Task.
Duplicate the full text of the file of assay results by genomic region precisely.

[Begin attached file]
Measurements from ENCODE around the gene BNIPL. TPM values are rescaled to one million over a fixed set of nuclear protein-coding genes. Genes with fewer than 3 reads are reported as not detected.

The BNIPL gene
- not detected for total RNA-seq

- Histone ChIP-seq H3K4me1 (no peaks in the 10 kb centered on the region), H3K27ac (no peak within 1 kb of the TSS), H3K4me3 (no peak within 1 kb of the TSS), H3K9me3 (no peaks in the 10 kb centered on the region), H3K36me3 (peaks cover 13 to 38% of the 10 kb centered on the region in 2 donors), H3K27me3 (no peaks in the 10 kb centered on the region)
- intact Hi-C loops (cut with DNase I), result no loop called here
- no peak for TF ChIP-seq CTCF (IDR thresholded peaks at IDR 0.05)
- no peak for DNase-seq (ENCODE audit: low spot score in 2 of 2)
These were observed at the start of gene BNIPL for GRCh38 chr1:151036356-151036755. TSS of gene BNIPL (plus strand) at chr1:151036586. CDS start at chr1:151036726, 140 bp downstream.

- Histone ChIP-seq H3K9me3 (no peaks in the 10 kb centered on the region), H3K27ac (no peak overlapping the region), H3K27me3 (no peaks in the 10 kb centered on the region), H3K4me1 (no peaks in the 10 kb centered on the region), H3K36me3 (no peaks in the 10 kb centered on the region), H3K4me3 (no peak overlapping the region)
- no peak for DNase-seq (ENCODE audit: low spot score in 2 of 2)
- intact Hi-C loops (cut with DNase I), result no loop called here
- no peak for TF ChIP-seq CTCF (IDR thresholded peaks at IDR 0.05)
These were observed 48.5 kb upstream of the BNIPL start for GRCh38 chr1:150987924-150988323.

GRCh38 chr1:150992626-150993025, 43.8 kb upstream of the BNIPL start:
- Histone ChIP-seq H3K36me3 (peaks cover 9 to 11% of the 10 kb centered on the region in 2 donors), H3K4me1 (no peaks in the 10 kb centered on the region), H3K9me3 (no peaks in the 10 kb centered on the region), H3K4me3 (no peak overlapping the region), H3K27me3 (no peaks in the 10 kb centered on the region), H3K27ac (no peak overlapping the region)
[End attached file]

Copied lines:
Measurements from ENCODE around the gene BNIPL. TPM values are rescaled to one million over a fixed set of nuclear protein-coding genes. Genes with fewer than 3 reads are reported as not detected.

The BNIPL gene
- not detected for total RNA-seq

- Histone ChIP-seq H3K4me1 (no peaks in the 10 kb centered on the region), H3K27ac (no peak within 1 kb of the TSS), H3K4me3 (no peak within 1 kb of the TSS), H3K9me3 (no peaks in the 10 kb centered on the region), H3K36me3 (peaks cover 13 to 38% of the 10 kb centered on the region in 2 donors), H3K27me3 (no peaks in the 10 kb centered on the region)
- intact Hi-C loops (cut with DNase I), result no loop called here
- no peak for TF ChIP-seq CTCF (IDR thresholded peaks at IDR 0.05)
- no peak for DNase-seq (ENCODE audit: low spot score in 2 of 2)
These were observed at the start of gene BNIPL for GRCh38 chr1:151036356-151036755. TSS of gene BNIPL (plus strand) at chr1:151036586. CDS start at chr1:151036726, 140 bp downstream.

- Histone ChIP-seq H3K9me3 (no peaks in the 10 kb centered on the region), H3K27ac (no peak overlapping the region), H3K27me3 (no peaks in the 10 kb centered on the region), H3K4me1 (no peaks in the 10 kb centered on the region), H3K36me3 (no peaks in the 10 kb centered on the region), H3K4me3 (no peak overlapping the region)
- no peak for DNase-seq (ENCODE audit: low spot score in 2 of 2)
- intact Hi-C loops (cut with DNase I), result no loop called here
- no peak for TF ChIP-seq CTCF (IDR thresholded peaks at IDR 0.05)
These were observed 48.5 kb upstream of the BNIPL start for GRCh38 chr1:150987924-150988323.

GRCh38 chr1:150992626-150993025, 43.8 kb upstream of the BNIPL start:
- Histone ChIP-seq H3K36me3 (peaks cover 9 to 11% of the 10 kb centered on the region in 2 donors), H3K4me1 (no peaks in the 10 kb centered on the region), H3K9me3 (no peaks in the 10 kb centered on the region), H3K4me3 (no peak overlapping the region), H3K27me3 (no peaks in the 10 kb centered on the region), H3K27ac (no peak overlapping the region)